We know that Ireland currently has 299,000 people classified as unemployed by the CSO. This is an increase of nearly 200,000 since the peak of employment was achieved in the middle of 2007. However, in the fall from this peak the number of people in employment has fallen by nearly 300,000.
Our unemployment figures understate the destruction of jobs in the economy by almost 100,000. A lot of people have left the ranks of the employed but have not added to the numbers unemployed. This gap is substantial.
This gap have significant consequences. It gives a lower unemployment rate than might otherwise be the case. It ‘saves’ the government substantial social welfare payments which it would otherwise have to meet.
Where did these 100,000 people go?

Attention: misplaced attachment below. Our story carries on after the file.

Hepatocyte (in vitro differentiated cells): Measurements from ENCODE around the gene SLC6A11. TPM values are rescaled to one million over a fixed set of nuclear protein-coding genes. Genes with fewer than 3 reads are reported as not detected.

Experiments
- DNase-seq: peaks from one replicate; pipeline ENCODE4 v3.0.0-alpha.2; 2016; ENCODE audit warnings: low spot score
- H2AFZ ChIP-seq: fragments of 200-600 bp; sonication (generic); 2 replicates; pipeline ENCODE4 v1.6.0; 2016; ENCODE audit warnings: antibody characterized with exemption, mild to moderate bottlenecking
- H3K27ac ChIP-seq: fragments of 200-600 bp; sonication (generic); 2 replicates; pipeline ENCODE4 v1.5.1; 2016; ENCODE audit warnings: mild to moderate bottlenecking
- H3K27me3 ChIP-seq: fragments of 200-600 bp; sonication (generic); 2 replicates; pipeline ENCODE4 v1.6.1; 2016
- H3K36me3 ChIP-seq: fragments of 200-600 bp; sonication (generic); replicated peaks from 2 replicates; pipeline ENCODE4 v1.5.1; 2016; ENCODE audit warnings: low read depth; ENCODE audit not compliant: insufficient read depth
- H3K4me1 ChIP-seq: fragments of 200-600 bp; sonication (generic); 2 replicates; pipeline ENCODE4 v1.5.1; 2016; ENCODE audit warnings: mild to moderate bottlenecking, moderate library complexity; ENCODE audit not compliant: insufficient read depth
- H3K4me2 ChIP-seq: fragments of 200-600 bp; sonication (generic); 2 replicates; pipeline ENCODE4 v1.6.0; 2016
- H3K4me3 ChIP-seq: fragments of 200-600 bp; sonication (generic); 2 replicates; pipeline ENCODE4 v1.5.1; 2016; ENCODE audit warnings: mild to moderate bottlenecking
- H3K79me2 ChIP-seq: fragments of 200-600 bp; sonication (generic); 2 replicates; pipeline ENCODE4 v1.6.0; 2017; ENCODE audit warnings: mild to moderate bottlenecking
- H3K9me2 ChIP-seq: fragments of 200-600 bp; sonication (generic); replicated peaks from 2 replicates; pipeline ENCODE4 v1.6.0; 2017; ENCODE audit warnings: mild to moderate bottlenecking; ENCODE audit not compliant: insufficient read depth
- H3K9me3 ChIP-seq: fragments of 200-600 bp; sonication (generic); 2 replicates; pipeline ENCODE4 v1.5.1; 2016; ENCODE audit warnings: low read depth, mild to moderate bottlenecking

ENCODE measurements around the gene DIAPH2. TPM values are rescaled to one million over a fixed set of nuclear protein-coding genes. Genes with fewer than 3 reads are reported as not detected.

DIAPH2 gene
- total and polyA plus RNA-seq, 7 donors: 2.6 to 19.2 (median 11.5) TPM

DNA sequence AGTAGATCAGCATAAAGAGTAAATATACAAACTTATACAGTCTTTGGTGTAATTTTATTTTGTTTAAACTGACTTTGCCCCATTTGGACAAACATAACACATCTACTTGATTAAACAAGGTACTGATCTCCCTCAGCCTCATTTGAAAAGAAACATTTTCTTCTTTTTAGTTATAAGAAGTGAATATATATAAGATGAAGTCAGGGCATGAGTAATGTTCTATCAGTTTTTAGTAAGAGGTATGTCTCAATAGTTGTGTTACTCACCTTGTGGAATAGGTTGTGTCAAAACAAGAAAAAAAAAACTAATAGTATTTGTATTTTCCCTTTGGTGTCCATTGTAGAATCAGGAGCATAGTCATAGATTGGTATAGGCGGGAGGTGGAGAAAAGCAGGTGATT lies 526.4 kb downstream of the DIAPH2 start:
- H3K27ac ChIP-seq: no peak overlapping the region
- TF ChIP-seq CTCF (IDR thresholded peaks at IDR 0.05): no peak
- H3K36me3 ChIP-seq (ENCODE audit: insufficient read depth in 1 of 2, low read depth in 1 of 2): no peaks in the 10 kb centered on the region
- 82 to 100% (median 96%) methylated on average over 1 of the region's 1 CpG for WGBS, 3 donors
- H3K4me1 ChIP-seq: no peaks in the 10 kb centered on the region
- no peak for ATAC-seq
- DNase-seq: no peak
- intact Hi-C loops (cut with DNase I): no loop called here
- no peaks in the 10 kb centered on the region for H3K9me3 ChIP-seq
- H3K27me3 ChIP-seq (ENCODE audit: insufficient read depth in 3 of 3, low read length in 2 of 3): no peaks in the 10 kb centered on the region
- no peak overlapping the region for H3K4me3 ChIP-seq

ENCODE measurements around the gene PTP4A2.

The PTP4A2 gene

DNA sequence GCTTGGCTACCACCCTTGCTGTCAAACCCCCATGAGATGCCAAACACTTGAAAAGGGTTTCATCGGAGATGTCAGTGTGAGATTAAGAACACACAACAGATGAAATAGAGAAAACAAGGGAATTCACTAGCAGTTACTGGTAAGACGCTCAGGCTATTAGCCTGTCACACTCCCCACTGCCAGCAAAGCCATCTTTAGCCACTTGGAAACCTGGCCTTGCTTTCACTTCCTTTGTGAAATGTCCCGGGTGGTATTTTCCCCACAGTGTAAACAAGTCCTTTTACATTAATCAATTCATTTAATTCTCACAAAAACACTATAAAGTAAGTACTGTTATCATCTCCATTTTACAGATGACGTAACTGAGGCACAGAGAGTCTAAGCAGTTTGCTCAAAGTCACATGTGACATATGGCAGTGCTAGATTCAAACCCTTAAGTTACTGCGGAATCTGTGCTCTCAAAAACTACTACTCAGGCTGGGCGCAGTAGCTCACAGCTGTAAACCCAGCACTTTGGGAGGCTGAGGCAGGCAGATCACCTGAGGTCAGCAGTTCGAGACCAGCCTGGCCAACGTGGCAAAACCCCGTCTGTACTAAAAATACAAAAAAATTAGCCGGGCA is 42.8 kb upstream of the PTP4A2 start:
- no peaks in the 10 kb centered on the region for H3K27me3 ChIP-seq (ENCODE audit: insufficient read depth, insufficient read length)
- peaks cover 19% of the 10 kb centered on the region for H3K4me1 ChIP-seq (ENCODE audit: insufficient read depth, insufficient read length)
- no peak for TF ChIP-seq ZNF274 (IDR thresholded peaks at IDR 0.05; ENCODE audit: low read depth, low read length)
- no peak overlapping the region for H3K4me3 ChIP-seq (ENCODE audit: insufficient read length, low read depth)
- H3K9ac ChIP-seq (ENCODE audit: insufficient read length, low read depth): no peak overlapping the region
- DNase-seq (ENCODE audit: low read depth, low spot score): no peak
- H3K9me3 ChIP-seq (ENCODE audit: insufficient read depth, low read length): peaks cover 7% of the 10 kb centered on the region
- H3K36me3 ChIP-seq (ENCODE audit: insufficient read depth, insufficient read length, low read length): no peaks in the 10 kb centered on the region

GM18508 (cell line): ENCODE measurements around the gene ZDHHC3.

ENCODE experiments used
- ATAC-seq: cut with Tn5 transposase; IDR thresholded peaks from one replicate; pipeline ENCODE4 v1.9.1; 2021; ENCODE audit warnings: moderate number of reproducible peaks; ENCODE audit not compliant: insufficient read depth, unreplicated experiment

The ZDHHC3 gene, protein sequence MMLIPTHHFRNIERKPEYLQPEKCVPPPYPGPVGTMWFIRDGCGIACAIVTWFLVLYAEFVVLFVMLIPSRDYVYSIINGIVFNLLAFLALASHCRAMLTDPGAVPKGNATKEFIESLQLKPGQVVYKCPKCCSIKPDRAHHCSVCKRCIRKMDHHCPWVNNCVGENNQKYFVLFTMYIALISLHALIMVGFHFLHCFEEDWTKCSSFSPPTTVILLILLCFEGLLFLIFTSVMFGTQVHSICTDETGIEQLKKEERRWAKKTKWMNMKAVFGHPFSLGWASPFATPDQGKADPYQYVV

About 1/4 of the answer is to be found in the changes to the numbers for Irish Nationals. The gap for Irish nationals is likely a combination of a number of factors
- people leaving the labour force or reaching retirement age
- people continuing or returning to education
- people emigrating
The remaining 3/4 can be see if we look at non-Irish nationals and it is likely that most of this is down to people leaving the country.
The numbers of non-Irish nationals who are classified as unemployed is essentially unchanged since the start of 2009 even as the number employed has continued to fall relatively unabated.Tweet